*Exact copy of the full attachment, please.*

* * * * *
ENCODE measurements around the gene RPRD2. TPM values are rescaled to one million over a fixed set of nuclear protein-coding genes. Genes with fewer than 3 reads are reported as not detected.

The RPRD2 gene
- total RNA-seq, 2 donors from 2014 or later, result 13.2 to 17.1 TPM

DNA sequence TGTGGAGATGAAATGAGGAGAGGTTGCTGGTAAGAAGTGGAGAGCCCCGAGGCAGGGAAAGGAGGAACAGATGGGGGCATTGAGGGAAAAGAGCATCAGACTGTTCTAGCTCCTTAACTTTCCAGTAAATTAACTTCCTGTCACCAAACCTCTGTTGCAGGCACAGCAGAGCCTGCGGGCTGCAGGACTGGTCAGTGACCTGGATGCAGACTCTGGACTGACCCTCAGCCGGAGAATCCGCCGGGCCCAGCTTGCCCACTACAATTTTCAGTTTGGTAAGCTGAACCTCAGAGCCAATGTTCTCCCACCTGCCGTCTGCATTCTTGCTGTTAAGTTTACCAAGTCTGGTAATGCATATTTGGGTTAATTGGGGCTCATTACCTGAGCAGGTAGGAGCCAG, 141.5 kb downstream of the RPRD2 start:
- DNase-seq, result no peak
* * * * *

ENCODE measurements around the gene RPRD2. TPM values are rescaled to one million over a fixed set of nuclear protein-coding genes. Genes with fewer than 3 reads are reported as not detected.

The RPRD2 gene
- total RNA-seq, 2 donors from 2014 or later, result 13.2 to 17.1 TPM

DNA sequence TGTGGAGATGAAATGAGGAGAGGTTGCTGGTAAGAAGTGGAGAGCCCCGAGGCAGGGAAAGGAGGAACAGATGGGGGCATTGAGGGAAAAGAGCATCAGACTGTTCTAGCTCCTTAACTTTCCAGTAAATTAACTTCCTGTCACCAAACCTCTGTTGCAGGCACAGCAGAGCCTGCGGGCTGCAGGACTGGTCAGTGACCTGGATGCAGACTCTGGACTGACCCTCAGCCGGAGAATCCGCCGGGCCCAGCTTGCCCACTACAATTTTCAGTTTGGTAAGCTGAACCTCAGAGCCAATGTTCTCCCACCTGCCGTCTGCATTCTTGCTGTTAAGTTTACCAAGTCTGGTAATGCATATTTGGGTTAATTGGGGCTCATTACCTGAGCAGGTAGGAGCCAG, 141.5 kb downstream of the RPRD2 start:
- DNase-seq, result no peak